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Evergrande reportedly in talks to sell its Swedish EV unit


The debt-laden Evergrande Group’s asset sale appears to be widespread, with its ownership of National Electric Vehicle Sweden AB (NEVS) in discussions to sell.

NEVS CEO Stefan Tilk said the company is in talks with US and European venture capital firms and industrial partners to find a new owner, though it still has the money to sustain itself “for a good while,” Reuters reported Saturday.

Tilk said several investors have shown interest in the company, but did not comment on a possible valuation. The report cited a person familiar with the matter as saying the unit could be valued at as much as $1 billion.

NEVS was qualified to produce electric cars in Tianjin, China, in 2017 and was acquired by Evergrande in January 2019.

Earlier this year, Evergrande Auto, a subsidiary of Evergrande, shifted its strategic focus to Tianjin, where it plans to build the Hengchi 5, with some production staff, production equipment and pilot cars from Guangzhou and Shanghai being moved to Tianjin, according to a recent report by local tech outlet LatePost.

However, the plant’s production line was built according to the requirements of the NEVS 93 model, which NEVS had previously declared to the Chinese Ministry of Industry and Information Technology, and could not meet the Hengchi 5’s production requirements. Evergrande began dismantling and renovating the production line late last year, and that renovation work has now stalled, LatePost said.

Evergrande Auto, which launched its new brand Hengchi in August 2019, has announced nine of the 14 vehicles it has designed, but none have yet begun mass production.

The company has car production plants in Guangzhou, Shanghai and Tianjin. But with the outbreak of funding chain problems, only the Hengchi 5 and Hengchi 6 projects are currently being kept, according to LatePost.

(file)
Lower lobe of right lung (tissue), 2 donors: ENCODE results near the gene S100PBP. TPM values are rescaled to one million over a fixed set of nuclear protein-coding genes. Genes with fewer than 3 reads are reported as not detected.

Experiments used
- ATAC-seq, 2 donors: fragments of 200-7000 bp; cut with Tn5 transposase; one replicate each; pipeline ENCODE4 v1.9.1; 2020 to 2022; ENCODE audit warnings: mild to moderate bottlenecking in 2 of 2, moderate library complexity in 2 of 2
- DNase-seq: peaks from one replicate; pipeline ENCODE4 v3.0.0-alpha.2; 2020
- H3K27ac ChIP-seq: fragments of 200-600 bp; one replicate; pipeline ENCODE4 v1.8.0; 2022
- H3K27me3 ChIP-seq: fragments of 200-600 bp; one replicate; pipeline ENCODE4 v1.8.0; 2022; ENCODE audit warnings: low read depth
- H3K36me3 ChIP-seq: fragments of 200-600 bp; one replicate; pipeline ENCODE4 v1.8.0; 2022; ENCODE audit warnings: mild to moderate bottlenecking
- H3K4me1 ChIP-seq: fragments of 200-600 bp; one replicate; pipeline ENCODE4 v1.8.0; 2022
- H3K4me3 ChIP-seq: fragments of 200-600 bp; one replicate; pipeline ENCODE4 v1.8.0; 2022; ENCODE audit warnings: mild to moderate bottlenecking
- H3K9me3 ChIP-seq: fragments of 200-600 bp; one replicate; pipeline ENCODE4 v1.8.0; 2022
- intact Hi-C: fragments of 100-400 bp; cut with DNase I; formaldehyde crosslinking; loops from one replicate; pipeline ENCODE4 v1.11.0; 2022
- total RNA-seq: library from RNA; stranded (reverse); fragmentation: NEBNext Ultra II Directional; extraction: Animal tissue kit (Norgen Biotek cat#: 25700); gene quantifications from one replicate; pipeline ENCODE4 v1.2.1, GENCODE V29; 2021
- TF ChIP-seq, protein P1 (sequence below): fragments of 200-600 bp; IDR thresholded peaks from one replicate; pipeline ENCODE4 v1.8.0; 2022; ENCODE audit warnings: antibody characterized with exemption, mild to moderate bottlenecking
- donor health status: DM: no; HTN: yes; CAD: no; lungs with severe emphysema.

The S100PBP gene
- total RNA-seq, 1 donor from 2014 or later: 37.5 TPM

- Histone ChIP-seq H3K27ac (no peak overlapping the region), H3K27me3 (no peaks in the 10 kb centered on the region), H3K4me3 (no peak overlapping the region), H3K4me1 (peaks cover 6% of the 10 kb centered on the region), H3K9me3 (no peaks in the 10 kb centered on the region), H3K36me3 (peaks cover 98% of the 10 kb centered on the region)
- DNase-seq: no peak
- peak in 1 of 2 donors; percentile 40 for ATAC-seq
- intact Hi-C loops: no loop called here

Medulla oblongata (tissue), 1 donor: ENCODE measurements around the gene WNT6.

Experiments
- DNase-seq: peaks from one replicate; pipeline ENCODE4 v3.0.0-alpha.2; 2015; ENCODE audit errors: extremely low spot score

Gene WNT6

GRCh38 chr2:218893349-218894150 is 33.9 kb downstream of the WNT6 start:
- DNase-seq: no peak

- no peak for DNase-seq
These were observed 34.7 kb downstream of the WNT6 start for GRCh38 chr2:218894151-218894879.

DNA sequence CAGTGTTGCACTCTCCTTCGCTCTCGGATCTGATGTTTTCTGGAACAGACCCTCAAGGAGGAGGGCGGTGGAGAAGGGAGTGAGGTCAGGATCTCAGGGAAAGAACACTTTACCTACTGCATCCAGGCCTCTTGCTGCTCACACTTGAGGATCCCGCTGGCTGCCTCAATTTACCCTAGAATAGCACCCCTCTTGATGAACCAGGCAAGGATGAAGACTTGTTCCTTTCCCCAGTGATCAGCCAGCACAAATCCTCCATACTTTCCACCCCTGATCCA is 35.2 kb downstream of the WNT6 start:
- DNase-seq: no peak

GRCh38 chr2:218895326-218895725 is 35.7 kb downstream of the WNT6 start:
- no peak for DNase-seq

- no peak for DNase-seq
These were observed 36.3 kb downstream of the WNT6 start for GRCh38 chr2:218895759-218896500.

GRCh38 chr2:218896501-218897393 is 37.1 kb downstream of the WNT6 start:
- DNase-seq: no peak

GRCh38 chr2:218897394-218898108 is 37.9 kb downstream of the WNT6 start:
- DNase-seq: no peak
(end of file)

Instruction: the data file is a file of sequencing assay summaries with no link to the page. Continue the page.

The faster-moving Hengchi 5, which is set to launch first, was originally planned to start production at the Nansha plant in Guangzhou, but the plant never got the production status issued by regulators.

LatePost said that Evergrande Auto’s Tianjin plant production line renovation project had been largely stalled not long ago due to outstanding payments to equipment suppliers, and the Hengchi 5, which was scheduled to launch early next year, did not begin production preparations as scheduled.

It is worth noting that after the release of the LatePost report, cls.cn quoted sources close to Evergrande Auto as saying that the Tianjin plant’s production line renovation was fully restarted earlier this month and is now in full swing to ensure that the Hengchi model will roll off the production line early next year as scheduled.

According to an article published on Evergrande Group’s official website on October 11, Evergrande Auto held a partner meeting at its Tianjin production base, attended by Tianjin government officials and executives from 200 strategic partners, including Bosch and Hitachi.

Evergrande Auto President Liu Yongzhuo said the company has launched a three-month campaign to ensure that the first Hengchi model will roll off the line at the Tianjin plant early next year.

This article was first published by Phate Zhang on CnEVPost, a website focusing on new energy vehicle news from China.

CnEVPost is a website focused on the coverage of the new energy vehicle industry in China. As with our original intent for CnTechPost, there are a lot of interesting things happening in the Chinese EV industry every day, but they are not covered by the mainstream English language media. We're here to keep track of what's happening in the Chinese EV industry and strive to be the first to publish what we see in English.